It seemed a lopsided battle.

On one side was an array of reasons why the speed limit should be lowered from 55 to 45 miles per hour on the section of Highway 47 near Fernhill Road/Maple Street.

On the other side, the number 0.7.

The number won out last Thursday, June 19, when Forest Grove Mayor Pete Truax, City Councilor Victoria Lowe, City Manager Michael Sykes and Public Works Department Director Rob Foster traveled to Salem to ask the Oregon Department of Transportation’s Speed Zone Review Panel to give special consideration to the state highway's intersection with Fernhill/Maple.

Their ultimate goal is to get a traffic light at the intersection, but ODOT won't allow a traffic light there unless the speed limit is 45 or lower.

As Foster noted, traffic volume has increased by 55 percent in just two years, from a 1,890 ADT (average daily traffic count) in 2011 to 3,414 ADT in 2013.

And from 2003 to 2013, there were 154 crashes along Highway 47 between B Street and Pacific Avenue.

In addition, the state highway and the land to its south are now within the urban growth boundary and city limits.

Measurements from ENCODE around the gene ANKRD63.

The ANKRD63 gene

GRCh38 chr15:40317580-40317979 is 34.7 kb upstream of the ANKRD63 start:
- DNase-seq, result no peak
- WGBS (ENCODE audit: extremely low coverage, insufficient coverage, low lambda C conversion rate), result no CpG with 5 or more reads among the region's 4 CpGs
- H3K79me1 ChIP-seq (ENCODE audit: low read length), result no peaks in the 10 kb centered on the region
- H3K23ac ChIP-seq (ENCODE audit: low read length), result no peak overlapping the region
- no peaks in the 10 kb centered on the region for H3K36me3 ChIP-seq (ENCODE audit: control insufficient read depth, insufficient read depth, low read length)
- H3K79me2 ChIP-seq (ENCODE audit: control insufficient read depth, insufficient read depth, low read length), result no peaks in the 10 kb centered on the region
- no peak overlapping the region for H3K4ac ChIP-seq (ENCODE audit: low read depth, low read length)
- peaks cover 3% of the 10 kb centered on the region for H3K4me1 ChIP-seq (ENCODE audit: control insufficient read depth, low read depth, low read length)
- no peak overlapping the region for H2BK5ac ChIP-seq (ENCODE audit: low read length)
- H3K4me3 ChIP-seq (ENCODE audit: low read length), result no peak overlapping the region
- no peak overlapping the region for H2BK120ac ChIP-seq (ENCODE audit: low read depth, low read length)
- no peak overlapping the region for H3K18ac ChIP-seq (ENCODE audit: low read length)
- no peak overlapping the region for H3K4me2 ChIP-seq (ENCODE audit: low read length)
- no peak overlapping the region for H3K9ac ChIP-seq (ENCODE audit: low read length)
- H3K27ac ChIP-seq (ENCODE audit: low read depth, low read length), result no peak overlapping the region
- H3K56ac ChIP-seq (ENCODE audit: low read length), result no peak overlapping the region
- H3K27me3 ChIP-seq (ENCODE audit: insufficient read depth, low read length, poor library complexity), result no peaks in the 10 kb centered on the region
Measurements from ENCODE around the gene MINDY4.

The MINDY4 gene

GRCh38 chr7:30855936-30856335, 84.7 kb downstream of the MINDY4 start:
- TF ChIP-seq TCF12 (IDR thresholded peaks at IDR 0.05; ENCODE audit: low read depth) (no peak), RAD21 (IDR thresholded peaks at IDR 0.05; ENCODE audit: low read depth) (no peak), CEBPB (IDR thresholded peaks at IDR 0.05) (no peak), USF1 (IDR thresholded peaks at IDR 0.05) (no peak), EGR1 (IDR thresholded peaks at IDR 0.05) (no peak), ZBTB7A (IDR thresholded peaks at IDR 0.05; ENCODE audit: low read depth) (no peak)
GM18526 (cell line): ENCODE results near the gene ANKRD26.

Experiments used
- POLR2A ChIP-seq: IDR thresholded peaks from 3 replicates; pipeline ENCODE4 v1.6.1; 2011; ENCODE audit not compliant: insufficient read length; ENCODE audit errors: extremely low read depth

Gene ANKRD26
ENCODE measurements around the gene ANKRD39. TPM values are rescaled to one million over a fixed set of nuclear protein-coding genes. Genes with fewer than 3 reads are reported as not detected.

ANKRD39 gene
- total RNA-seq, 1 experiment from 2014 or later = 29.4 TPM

And busy sites near the intersection include Fernhill Wetlands, a popular public attraction, and Mid-Columbia Bus Co., where nearly 70 school buses join peak traffic each weekday morning and evening.

“We find a road that cuts the community in two, both north and south, with minimum opportunity to cross 47 from one part of the community to another,” Truax told the panel last Thursday. He noted that his comments were buttressed by 15 to 20 letters from representatives of Pacific University, the Forest Grove School District, Metro, state Sen. Betsy Johnson and “your own ODOT engineers” among others.

Yet the panel pointed to a recent study which found there were only an average of .7 crashes per million-vehicle-miles-traveled on that stretch of Highway 47, while on similar state highways, the crash average is 2.1.

Panel members found the crash rate too low to justify lowering the speed limit. The five panel members include a state trooper, a traffic engineer, a member of the governor's traffic safety commission, and a city employee and county employee — both traffic experts.

“I was very discouraged but I don’t intend to go away now,” Lowe said.

“I don’t think it’s over,” Truax said. “Stay tuned.”

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